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Boko Haram Releases 82 Chibok Girls After Negotiations

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Boko Haram has released 82 schoolgirls from a group of 276 they abducted in north-eastern Nigeria three years ago, President Muhammadu Buhari’s office says.

The girls were handed over in exchange for Boko Haram suspects after negotiations.

They will be received by President Muhammadu Buhari in Abuja on May 7, a statement said.

The abduction of the so-called “Chibok girls” triggered a global outcry and sparked a huge social media campaign.

Before the latest release, about 195 of the girls were still missing.

The number of Boko Haram suspects released by authorities remains undisclosed.

Christian pastor Enoch Mark, whose two daughters were among those kidnapped, told AFP: “This is good news to us. We have been waiting for this day. We hope the remaining girls will soon be released.”

It was unclear whether his daughters had been freed.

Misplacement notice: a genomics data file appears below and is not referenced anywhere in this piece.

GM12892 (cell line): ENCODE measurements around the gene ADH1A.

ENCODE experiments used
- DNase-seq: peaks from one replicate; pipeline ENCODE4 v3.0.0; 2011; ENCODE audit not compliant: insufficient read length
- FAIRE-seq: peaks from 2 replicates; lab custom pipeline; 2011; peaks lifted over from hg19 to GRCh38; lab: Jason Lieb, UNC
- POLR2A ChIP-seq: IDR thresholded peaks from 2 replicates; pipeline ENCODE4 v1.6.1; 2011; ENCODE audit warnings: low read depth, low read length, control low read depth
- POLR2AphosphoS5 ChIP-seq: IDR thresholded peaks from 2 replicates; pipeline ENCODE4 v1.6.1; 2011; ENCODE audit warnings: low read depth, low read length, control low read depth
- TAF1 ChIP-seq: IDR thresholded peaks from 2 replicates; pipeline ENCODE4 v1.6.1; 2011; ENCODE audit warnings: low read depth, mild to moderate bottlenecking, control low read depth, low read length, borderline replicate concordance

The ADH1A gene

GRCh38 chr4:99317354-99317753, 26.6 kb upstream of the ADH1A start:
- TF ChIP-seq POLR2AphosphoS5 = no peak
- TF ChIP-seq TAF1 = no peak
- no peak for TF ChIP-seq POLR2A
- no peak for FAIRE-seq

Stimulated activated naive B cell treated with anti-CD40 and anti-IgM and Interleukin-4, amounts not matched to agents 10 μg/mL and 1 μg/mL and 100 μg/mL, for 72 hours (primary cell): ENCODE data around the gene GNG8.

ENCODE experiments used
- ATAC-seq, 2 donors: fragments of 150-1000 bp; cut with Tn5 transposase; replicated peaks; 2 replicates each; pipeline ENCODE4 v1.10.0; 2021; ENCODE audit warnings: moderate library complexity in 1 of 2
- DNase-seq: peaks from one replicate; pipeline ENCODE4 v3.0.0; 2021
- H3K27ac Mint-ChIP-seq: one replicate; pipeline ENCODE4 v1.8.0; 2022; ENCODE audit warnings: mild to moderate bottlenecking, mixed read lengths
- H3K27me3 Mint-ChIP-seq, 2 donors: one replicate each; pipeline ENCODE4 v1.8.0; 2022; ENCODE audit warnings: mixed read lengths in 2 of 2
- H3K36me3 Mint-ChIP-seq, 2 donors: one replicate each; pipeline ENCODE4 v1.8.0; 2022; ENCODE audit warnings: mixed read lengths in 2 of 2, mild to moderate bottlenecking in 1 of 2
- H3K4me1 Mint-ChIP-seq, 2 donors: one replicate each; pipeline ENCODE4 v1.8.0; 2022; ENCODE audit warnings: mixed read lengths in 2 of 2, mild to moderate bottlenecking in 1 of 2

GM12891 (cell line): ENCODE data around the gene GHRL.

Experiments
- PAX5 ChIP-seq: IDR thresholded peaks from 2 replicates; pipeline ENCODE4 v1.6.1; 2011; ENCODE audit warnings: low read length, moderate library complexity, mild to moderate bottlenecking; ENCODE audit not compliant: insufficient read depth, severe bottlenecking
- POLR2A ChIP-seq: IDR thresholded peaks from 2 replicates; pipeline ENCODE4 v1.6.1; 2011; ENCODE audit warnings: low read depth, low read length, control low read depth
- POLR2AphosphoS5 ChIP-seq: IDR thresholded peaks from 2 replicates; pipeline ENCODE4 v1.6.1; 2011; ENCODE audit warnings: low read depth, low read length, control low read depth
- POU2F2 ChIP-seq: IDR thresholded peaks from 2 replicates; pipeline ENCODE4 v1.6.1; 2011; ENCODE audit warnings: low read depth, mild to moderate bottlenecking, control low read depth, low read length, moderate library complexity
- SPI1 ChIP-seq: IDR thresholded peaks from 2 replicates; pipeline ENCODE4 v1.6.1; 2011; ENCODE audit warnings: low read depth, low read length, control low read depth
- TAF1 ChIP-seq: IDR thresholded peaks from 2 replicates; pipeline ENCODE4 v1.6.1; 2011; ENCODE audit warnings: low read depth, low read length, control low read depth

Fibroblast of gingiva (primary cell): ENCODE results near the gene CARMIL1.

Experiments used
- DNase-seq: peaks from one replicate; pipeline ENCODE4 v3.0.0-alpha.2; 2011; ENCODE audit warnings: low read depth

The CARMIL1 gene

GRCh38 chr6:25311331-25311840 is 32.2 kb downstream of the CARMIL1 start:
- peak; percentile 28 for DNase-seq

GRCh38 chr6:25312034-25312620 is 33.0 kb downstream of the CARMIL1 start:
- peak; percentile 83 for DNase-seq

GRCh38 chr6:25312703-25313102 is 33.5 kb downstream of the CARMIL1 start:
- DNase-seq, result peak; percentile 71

A statement from a spokesman for President Muhammadu Buhari said he was deeply grateful to “security agencies, the military, the Government of Switzerland, the International Committee of the Red Cross, and local and international NGOs” for playing a role in the operation.

After the Government Girls Secondary School in Chibok, Borno state, was raided in April 2014, more than 50 girls quickly escaped and Boko Haram then freed another 21 in October 2016, after negotiations with the Red Cross.


The campaign for the return of the girls drew the support of then First Lady Michelle Obama and many Hollywood stars.

Last month, President Muhammadu Buhari said the Nigerian government remained “in constant touch through negotiations, through local intelligence to secure the release of the remaining girls and other abducted persons unharmed”.

Many of the Chibok girls were Christian, but were encouraged to convert to Islam and to marry their kidnappers during their time in captivity.

Boko Haram has kidnapped thousands of other people during its 8-year insurgency aimed at creating an Islamic caliphate in north-eastern Nigeria.

More than 30,000 others have been killed, the government says, and hundreds of thousands have been forced to flee from their homes.

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